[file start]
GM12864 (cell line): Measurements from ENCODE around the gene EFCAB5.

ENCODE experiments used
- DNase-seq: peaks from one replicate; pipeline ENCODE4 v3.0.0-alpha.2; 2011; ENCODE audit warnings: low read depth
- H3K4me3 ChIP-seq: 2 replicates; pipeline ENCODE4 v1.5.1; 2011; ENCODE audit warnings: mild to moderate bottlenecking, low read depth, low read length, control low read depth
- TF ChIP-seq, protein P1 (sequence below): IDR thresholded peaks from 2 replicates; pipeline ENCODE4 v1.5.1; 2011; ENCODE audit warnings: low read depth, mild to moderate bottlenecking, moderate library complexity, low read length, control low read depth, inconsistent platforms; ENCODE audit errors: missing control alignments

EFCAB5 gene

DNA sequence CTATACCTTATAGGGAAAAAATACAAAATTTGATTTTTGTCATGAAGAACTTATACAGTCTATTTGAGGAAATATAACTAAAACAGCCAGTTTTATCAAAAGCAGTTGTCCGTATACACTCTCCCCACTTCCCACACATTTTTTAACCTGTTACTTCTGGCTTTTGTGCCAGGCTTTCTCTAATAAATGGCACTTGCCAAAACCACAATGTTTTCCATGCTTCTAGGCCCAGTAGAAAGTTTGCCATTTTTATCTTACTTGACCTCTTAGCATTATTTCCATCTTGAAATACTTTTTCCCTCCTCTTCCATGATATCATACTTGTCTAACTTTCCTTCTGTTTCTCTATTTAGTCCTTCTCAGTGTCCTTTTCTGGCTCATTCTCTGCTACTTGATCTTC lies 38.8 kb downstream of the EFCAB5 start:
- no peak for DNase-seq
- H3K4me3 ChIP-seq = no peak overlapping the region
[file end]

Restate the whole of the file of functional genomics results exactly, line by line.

GM12864 (cell line): Measurements from ENCODE around the gene EFCAB5.

ENCODE experiments used
- DNase-seq: peaks from one replicate; pipeline ENCODE4 v3.0.0-alpha.2; 2011; ENCODE audit warnings: low read depth
- H3K4me3 ChIP-seq: 2 replicates; pipeline ENCODE4 v1.5.1; 2011; ENCODE audit warnings: mild to moderate bottlenecking, low read depth, low read length, control low read depth
- TF ChIP-seq, protein P1 (sequence below): IDR thresholded peaks from 2 replicates; pipeline ENCODE4 v1.5.1; 2011; ENCODE audit warnings: low read depth, mild to moderate bottlenecking, moderate library complexity, low read length, control low read depth, inconsistent platforms; ENCODE audit errors: missing control alignments

EFCAB5 gene

DNA sequence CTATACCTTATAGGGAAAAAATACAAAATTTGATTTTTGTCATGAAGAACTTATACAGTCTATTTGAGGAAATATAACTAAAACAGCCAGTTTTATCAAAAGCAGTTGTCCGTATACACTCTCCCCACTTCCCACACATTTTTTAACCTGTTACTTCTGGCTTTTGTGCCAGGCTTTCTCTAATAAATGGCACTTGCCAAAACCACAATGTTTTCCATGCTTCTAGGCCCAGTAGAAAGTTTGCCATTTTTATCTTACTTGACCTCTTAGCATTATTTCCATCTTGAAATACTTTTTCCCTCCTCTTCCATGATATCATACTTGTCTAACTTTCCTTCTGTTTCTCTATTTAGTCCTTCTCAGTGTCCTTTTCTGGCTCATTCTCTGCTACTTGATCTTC lies 38.8 kb downstream of the EFCAB5 start:
- no peak for DNase-seq
- H3K4me3 ChIP-seq = no peak overlapping the region